Enjoying EarthSky? Subscribe.

258,826 subscribers and counting ...

Where’s the moon? Waxing crescent

First quarter moon will be July 30 at 15:23 UTC. Full moon will be August 7 at 18:11 UTC.

July 27, 2017 waxing crescent moon from Patrick Casaert in Meaux, France/ La Lune The Moon.

A waxing crescent moon – sometimes called a young moon – is in the west after sunset in the week following new moon.

A waxing crescent moon is always seen in the evening, and it’s always seen in the west. On these days, the moon rises one hour to several hours behind the sun and follows the sun across the sky during the day. When the sun sets, and the sky darkens, the moon pops into view in the western sky.

The moon is now waxing toward first quarter. Next first quarter moon will be July 30 at 15:23 UTC. Full moon will be August 7 at 18:11 UTC; translate UTC to your time zone.

This waxing moon and upcoming full moon will interfere with the 2017 Perseid meteor shower. That’s why we’re recommending that you watch meteors this weekend, or in the coming week.

Also, this moon – waxing inexorably toward full moon and then to the waning moon phases and finally back to a new moon – will ultimately cover the sun in the much-anticipated total solar eclipse of August 21, 2017.

The July 27, 2017 moon was edging nearer in the sky to the planet Jupiter. Watch for the moon and Jupiter to be closest on July 28. Image via Lunar 101 Moon Book.

Some people think a moon visible in the west after sunset is a rising moon. But it’s not; it’s a setting moon. All objects in our sky rise in the east and set in the west, due to Earth’s spin under the sky. When you see a waxing crescent, you know the Earth, moon and sun are located nearly on a line in space. If they were more precisely on a line, as they are at new moon, we wouldn’t see the moon. The moon would travel across the sky during the day, lost in the sun’s glare.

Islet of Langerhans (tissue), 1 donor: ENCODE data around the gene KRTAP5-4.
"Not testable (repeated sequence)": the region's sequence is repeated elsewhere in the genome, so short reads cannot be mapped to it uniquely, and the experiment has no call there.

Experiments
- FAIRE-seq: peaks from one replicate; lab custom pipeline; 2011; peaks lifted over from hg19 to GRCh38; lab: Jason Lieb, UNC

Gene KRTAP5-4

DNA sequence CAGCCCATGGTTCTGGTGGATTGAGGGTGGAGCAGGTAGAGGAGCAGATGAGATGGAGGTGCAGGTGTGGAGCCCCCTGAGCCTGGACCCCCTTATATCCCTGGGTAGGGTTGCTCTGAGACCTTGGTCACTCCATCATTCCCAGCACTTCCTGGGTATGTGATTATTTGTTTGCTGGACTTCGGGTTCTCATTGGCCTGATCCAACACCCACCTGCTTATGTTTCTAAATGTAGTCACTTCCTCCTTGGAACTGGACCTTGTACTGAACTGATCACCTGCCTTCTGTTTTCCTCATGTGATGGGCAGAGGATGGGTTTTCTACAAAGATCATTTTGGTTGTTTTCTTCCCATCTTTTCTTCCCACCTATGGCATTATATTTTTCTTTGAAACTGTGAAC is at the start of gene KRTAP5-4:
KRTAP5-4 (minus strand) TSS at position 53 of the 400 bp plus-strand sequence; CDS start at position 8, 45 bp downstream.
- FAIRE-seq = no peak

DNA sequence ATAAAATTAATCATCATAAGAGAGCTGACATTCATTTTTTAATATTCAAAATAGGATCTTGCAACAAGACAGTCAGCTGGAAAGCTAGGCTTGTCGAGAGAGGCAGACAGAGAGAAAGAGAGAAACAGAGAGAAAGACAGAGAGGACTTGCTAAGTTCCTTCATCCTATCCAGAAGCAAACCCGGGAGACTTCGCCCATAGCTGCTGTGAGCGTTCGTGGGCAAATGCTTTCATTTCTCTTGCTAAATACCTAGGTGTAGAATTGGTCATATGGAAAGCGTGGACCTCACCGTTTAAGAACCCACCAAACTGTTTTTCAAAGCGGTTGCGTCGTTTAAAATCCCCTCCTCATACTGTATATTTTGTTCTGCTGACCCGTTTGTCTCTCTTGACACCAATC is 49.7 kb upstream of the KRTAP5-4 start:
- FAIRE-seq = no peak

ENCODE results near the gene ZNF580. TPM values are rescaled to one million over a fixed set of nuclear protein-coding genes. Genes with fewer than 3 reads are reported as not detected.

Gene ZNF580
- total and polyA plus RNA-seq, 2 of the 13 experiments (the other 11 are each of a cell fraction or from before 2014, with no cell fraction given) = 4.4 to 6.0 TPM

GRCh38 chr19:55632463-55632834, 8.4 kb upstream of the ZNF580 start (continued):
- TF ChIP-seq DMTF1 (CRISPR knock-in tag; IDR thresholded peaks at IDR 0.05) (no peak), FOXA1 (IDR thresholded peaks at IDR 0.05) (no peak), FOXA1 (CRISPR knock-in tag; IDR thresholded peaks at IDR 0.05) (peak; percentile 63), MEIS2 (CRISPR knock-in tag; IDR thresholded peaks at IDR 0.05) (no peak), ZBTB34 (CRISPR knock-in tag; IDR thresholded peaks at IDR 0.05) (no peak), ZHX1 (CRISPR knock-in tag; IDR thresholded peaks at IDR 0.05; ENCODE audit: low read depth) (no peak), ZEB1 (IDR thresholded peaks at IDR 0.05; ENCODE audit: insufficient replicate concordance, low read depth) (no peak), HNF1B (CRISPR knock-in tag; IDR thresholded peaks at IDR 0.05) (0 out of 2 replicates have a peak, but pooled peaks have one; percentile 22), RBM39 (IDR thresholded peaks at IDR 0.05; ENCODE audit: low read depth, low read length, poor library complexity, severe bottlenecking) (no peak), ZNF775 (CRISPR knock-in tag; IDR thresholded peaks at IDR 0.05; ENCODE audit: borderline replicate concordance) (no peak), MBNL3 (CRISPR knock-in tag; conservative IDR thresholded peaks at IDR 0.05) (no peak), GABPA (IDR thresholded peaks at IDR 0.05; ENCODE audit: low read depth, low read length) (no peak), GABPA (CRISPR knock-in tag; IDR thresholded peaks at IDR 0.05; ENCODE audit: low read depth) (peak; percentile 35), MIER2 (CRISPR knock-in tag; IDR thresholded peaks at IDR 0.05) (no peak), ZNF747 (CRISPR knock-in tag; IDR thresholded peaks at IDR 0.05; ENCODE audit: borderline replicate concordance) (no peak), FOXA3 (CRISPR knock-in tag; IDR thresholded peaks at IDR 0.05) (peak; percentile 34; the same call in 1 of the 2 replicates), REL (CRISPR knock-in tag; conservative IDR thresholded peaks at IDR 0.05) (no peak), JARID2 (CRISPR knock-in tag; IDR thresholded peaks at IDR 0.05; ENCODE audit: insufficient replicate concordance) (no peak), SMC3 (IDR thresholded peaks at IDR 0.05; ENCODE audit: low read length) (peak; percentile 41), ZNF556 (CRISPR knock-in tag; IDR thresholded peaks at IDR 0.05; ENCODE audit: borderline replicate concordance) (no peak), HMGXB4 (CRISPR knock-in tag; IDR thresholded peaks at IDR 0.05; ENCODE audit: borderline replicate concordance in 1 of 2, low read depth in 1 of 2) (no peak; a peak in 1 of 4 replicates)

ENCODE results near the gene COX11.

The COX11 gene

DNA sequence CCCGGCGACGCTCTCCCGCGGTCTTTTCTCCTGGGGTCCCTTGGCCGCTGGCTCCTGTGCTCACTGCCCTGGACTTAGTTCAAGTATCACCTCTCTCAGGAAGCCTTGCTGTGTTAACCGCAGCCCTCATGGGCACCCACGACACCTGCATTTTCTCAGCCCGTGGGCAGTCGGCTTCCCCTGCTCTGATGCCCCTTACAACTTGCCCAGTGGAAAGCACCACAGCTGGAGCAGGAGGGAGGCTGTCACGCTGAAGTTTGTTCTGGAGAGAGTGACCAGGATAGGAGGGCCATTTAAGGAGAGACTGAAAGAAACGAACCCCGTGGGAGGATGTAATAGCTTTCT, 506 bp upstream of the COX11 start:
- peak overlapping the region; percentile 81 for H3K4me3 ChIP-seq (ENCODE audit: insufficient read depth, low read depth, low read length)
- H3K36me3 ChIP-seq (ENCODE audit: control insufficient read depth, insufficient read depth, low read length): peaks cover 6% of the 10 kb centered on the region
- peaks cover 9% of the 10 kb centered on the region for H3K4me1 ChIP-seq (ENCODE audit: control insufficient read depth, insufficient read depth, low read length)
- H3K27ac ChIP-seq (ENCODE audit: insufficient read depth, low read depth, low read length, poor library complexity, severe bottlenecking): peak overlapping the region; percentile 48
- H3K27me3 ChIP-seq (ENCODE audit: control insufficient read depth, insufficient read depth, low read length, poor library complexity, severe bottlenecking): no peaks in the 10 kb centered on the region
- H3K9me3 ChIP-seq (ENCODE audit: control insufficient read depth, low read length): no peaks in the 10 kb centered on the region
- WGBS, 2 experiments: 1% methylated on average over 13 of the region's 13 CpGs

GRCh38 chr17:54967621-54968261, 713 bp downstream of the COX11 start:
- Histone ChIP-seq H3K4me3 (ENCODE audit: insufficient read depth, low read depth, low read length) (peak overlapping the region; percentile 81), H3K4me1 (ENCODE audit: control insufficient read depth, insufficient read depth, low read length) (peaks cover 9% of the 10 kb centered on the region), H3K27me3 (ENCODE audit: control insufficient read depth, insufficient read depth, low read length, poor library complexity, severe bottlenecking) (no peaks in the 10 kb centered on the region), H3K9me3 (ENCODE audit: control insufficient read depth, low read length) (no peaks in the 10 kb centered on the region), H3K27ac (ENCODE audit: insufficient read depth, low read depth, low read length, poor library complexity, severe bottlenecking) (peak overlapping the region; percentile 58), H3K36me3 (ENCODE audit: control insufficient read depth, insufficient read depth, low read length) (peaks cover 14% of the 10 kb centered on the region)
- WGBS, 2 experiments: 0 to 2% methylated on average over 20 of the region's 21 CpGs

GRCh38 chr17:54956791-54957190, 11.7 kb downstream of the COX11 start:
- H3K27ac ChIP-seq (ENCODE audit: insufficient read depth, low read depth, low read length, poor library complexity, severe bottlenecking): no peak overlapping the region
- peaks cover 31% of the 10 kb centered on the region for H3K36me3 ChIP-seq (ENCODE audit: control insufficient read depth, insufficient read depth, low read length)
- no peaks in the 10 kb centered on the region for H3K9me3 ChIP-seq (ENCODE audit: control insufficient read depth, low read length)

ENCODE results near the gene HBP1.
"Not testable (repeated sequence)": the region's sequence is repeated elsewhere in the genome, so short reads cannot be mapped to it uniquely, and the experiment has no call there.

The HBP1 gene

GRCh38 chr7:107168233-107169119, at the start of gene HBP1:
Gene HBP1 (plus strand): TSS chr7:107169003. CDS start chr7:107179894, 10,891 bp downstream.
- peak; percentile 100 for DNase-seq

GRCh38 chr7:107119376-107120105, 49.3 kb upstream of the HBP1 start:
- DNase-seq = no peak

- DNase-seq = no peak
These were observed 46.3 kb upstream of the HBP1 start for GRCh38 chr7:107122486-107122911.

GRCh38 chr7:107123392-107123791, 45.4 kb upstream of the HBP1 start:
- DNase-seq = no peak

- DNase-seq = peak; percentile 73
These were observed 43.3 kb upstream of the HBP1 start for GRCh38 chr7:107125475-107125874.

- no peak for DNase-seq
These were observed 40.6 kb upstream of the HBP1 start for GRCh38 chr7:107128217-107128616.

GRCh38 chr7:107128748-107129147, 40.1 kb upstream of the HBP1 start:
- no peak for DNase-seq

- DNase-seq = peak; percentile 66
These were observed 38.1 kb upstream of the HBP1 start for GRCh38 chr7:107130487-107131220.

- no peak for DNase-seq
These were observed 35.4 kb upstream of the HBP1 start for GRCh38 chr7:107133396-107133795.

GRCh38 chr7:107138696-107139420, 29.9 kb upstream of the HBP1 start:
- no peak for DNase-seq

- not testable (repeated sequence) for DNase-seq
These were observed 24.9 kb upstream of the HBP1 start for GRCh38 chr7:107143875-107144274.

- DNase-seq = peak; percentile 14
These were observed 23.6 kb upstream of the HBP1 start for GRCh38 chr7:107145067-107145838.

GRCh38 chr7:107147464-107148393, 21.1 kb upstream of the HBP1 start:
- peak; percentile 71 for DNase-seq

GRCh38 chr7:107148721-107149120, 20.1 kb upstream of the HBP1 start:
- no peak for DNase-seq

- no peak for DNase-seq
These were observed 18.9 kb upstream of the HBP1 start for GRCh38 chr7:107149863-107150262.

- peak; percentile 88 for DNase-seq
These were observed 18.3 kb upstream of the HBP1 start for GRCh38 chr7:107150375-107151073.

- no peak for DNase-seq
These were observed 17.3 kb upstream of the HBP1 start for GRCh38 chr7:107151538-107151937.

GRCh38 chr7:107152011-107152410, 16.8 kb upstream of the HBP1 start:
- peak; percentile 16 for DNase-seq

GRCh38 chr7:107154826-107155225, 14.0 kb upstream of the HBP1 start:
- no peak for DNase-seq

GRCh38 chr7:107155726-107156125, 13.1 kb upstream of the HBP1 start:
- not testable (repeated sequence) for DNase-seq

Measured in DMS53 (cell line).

But a waxing crescent moon is far enough away from that Earth-sun line to be visible near the sun’s glare – that is, in the west after sunset.

Note also that a crescent moon has nothing to do with Earth’s shadow on the moon. The only time Earth’s shadow can fall on the moon is at full moon, during a lunar eclipse. There is a shadow on a crescent moon, but it’s the moon’s own shadow. Night on the moon happens on the part of the moon submerged in the moon’s own shadow. Likewise, night on Earth happens on the part of Earth submerged in Earth’s own shadow.

2017 started out with a beautiful waxing crescent moon. This day-lapse composite image combines the earthshine moon from New Year’s Day with the crescent moon from the following day. A wide-field image with Venus at sunset and more information on how to make day-lapse images is available from Robert Pettengill of Austin, Texas.

Because the waxing crescent moon is nearly on a line with the Earth and sun, its illuminated hemisphere – or day side – is facing mostly away from us. We see only a slender fraction of the day side: a crescent moon. Each evening, because the moon is moving eastward in orbit around Earth, the moon appears farther from the sunset glare. It is moving farther from the Earth-sun line in space. Each evening, as the moon’s orbital motion carries it away from the Earth-sun line, we see more of the moon’s day side. Thus the crescent in the west after sunset appears to wax, or grow fatter each evening.

The pale glow on the darkened portion (night side) of a crescent moon is called earthshine. Is caused by light reflected from Earth’s day side onto the moon. After all, when you see a crescent moon in Earth’s sky, any moon people looking back at our world would see a nearly full Earth. Read more: What is earthshine?

Chirag Upreti caught this image of the waxing crescent moon on June 25, 2017. He wrote: “The waxing crescent moon illuminated at ~6% descends behind the Eastern Sierra mountains as the radio antennae in the Owens Valley Radio Observatory actively scan the skies to reward human curiosity.”

As the moon orbits Earth, it changes phase in an orderly way. Follow these links to understand the various phases of the moon.

Four keys to understanding moon phases

Where’s the moon? Waxing crescent
Where’s the moon? First quarter
Where’s the moon? Waxing gibbous
What’s special about a full moon?
Where’s the moon? Waning gibbous
Where’s the moon? Last quarter
Where’s the moon? Waning crescent
Where’s the moon? New phase

Check out EarthSky’s guide to the bright planets.

Deborah Byrd